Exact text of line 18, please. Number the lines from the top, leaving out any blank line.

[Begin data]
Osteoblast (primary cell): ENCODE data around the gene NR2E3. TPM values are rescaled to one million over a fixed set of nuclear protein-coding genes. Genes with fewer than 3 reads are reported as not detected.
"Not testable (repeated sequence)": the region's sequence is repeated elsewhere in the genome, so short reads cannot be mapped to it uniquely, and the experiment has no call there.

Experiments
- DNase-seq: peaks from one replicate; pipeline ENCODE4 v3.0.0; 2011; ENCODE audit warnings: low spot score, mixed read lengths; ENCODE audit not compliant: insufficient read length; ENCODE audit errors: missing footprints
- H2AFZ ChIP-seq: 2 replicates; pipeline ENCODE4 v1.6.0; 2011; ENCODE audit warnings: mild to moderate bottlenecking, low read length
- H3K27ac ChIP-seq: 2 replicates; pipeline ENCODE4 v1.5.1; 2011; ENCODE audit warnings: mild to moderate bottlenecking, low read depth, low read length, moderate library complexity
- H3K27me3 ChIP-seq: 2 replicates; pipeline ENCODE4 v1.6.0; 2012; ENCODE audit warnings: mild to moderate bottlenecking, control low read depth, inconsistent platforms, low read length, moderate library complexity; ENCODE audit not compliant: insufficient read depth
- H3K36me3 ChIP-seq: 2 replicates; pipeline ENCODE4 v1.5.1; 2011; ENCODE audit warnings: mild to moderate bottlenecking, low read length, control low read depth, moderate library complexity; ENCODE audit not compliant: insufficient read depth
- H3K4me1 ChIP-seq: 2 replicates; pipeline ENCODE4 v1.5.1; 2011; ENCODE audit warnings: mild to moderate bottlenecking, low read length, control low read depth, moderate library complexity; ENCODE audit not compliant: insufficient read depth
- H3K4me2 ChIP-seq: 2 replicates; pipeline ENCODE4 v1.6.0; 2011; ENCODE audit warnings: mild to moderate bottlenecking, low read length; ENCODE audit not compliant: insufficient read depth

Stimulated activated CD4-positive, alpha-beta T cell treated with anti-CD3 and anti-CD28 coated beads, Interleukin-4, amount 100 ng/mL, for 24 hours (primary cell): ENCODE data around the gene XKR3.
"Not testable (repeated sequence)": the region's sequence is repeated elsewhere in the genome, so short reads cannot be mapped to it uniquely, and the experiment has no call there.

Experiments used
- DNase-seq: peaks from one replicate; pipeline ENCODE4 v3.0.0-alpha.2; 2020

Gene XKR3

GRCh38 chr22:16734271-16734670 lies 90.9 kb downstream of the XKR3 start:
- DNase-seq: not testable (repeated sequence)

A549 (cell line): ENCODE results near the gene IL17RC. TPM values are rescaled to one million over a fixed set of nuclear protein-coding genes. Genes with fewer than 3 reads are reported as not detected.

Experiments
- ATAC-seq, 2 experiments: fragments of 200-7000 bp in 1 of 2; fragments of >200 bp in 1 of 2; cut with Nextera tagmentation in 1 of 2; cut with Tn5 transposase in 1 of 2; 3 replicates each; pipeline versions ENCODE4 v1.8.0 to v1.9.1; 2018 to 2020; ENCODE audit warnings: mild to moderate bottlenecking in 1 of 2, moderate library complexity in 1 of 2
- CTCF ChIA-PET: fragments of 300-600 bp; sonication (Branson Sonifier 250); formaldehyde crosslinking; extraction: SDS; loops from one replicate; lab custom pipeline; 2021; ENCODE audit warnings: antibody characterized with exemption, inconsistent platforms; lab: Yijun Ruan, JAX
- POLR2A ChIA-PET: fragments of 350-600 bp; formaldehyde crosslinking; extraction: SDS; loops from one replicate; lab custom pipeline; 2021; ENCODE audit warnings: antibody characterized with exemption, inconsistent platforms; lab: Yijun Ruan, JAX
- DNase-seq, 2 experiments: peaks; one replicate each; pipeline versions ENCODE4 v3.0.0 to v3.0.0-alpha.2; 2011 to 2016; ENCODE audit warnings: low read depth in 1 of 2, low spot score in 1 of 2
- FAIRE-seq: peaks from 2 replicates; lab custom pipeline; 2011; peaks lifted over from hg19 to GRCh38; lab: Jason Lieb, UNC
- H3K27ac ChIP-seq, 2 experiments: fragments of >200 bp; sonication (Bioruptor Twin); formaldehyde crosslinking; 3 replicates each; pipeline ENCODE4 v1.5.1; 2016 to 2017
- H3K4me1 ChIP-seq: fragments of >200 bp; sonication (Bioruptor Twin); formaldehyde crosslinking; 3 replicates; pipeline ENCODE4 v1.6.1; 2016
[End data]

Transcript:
A549 (cell line): ENCODE results near the gene IL17RC. TPM values are rescaled to one million over a fixed set of nuclear protein-coding genes. Genes with fewer than 3 reads are reported as not detected.